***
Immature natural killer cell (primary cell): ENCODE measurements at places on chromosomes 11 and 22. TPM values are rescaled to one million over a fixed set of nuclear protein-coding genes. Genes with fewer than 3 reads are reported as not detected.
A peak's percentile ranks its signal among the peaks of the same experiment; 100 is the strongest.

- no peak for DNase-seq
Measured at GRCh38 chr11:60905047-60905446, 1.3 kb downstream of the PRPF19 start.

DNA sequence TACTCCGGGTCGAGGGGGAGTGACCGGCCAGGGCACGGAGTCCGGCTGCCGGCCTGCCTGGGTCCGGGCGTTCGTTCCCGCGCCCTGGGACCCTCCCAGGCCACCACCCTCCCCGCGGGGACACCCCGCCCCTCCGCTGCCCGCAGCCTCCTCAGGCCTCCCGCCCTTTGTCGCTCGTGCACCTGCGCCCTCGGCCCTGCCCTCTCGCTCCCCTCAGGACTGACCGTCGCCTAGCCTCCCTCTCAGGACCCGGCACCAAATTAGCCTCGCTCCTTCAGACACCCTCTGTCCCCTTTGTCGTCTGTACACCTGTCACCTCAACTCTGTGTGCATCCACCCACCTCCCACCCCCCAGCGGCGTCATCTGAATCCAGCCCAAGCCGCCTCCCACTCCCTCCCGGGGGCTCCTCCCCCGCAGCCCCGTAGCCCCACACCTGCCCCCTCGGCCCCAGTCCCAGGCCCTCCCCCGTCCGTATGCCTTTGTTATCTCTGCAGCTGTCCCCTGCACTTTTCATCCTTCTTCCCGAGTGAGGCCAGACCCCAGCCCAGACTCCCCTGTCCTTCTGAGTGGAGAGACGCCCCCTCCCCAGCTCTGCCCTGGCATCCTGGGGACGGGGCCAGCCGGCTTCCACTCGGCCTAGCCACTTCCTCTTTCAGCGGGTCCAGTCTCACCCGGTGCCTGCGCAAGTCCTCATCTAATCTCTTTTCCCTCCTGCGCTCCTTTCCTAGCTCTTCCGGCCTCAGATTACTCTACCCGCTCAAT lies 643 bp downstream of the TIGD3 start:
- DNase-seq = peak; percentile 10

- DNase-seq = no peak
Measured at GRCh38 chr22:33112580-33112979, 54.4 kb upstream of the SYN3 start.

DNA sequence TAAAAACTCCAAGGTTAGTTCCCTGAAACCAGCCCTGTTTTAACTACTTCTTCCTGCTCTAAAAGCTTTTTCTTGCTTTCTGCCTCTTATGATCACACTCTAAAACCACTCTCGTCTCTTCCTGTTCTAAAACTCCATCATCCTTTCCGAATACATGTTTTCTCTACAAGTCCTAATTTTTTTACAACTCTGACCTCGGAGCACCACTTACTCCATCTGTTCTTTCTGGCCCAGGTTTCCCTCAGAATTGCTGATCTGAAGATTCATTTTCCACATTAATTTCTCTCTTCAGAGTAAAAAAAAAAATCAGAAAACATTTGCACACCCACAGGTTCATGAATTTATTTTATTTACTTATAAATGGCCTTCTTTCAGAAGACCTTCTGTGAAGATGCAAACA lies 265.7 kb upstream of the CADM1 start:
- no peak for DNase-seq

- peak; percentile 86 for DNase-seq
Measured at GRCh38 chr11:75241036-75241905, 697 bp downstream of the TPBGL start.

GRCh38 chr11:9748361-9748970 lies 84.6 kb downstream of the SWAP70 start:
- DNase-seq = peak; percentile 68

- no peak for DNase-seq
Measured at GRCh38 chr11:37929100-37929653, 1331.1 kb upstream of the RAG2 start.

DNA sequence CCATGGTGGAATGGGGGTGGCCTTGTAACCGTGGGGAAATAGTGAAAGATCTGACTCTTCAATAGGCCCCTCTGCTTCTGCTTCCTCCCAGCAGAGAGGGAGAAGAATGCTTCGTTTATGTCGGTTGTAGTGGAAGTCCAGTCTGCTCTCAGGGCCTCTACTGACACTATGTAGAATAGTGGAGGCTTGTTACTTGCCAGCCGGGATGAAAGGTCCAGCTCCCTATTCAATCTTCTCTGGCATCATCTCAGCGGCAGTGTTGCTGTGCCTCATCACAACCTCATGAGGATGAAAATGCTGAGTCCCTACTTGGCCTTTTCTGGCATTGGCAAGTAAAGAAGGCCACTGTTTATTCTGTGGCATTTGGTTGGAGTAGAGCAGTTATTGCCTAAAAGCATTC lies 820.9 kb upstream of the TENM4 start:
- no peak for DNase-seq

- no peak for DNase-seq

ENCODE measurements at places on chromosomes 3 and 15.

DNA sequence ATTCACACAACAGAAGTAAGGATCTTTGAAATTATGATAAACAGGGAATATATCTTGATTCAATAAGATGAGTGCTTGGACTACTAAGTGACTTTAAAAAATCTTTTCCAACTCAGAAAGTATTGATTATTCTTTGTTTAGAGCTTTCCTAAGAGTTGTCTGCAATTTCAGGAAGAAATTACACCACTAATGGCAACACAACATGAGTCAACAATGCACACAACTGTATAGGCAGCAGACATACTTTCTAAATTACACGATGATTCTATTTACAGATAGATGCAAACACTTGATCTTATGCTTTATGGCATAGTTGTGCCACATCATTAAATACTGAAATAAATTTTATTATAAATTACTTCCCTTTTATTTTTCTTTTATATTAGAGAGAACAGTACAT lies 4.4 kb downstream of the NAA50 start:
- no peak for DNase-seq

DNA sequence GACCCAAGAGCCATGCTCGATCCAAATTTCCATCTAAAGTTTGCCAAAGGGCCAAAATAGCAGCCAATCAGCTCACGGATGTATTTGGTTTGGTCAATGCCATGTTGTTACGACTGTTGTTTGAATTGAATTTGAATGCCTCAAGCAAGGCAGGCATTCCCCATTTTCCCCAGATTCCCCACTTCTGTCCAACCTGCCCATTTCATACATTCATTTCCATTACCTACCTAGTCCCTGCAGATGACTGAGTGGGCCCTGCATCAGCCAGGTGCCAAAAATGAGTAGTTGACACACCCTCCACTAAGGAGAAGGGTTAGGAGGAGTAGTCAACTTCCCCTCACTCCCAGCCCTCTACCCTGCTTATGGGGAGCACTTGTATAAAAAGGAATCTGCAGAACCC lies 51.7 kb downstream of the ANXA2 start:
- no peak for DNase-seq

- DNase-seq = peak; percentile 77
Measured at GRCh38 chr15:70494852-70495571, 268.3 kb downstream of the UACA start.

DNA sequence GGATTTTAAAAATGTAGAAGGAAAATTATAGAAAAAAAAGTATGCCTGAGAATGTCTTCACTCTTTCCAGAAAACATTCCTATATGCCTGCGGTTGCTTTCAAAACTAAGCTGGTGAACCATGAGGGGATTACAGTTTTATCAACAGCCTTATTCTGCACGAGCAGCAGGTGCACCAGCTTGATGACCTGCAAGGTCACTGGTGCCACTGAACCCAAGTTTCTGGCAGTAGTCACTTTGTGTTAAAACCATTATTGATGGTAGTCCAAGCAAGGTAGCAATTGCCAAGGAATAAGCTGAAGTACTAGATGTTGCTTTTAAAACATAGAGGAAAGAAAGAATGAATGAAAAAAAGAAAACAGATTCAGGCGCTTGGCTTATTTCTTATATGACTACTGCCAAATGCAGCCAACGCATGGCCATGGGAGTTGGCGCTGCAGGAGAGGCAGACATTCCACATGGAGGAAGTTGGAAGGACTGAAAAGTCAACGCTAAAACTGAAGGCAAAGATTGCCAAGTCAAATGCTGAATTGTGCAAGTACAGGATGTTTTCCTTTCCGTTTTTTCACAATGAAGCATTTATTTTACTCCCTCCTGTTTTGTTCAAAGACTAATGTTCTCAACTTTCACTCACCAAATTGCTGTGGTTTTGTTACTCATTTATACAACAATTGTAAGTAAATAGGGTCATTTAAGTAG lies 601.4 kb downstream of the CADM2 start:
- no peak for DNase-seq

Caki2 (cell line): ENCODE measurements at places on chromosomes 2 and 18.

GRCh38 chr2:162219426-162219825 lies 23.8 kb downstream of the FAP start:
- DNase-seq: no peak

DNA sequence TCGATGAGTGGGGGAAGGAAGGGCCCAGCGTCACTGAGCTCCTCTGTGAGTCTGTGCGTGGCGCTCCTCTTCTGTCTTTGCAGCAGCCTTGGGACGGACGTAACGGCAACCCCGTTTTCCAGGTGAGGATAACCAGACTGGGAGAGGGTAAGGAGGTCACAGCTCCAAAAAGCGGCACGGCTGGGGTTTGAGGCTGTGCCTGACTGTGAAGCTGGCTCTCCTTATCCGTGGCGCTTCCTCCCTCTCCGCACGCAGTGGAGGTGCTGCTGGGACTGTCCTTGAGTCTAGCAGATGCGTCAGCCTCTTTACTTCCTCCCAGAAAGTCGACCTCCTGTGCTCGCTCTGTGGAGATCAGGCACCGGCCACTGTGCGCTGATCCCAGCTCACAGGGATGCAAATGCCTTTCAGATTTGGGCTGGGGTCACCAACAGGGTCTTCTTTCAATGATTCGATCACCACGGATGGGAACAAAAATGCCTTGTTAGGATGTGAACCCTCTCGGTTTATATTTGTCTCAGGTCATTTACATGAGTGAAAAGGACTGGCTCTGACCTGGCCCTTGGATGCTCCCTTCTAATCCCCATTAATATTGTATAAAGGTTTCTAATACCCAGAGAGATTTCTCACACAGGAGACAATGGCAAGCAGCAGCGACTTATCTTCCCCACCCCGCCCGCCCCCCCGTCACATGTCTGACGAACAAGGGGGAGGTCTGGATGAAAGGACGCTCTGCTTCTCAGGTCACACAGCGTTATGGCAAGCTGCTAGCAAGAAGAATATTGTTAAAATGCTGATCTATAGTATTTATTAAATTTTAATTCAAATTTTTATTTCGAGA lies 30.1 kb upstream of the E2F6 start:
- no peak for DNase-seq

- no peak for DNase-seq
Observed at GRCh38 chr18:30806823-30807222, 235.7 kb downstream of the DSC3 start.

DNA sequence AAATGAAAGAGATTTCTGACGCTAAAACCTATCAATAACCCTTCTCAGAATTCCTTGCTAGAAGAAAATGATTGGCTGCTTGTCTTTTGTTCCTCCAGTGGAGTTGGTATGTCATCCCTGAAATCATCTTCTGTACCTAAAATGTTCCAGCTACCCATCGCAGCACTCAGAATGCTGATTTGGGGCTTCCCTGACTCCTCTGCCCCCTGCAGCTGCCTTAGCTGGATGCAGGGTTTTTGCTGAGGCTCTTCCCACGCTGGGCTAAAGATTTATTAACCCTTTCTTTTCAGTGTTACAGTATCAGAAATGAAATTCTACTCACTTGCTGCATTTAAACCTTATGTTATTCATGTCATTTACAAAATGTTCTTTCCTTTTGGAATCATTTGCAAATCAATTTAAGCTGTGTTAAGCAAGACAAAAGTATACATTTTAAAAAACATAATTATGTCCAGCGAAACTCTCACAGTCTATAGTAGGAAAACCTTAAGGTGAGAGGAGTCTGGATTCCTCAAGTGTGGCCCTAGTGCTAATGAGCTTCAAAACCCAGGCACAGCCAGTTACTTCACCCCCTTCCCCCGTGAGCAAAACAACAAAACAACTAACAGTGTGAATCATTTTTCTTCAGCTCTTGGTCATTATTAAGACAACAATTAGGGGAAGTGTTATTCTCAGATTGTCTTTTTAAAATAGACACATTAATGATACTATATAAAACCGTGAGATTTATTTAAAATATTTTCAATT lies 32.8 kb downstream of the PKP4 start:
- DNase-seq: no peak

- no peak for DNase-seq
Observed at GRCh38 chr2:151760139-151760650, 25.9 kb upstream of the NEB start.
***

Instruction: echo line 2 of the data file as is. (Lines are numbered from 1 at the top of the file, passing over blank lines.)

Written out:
A peak's percentile ranks its signal among the peaks of the same experiment; 100 is the strongest.